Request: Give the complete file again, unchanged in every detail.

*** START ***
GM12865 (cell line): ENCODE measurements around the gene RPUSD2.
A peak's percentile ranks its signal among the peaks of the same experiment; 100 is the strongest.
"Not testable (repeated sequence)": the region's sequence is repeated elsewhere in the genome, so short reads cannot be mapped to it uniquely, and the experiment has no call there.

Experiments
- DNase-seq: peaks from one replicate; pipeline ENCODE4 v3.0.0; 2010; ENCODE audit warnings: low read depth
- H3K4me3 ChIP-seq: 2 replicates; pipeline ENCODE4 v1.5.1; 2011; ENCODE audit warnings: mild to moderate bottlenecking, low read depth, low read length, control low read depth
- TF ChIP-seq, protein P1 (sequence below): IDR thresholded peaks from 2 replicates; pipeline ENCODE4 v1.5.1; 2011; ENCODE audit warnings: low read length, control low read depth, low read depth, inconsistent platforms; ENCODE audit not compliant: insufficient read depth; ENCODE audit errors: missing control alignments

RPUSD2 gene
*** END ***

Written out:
GM12865 (cell line): ENCODE measurements around the gene RPUSD2.
A peak's percentile ranks its signal among the peaks of the same experiment; 100 is the strongest.
"Not testable (repeated sequence)": the region's sequence is repeated elsewhere in the genome, so short reads cannot be mapped to it uniquely, and the experiment has no call there.

Experiments
- DNase-seq: peaks from one replicate; pipeline ENCODE4 v3.0.0; 2010; ENCODE audit warnings: low read depth
- H3K4me3 ChIP-seq: 2 replicates; pipeline ENCODE4 v1.5.1; 2011; ENCODE audit warnings: mild to moderate bottlenecking, low read depth, low read length, control low read depth
- TF ChIP-seq, protein P1 (sequence below): IDR thresholded peaks from 2 replicates; pipeline ENCODE4 v1.5.1; 2011; ENCODE audit warnings: low read length, control low read depth, low read depth, inconsistent platforms; ENCODE audit not compliant: insufficient read depth; ENCODE audit errors: missing control alignments

RPUSD2 gene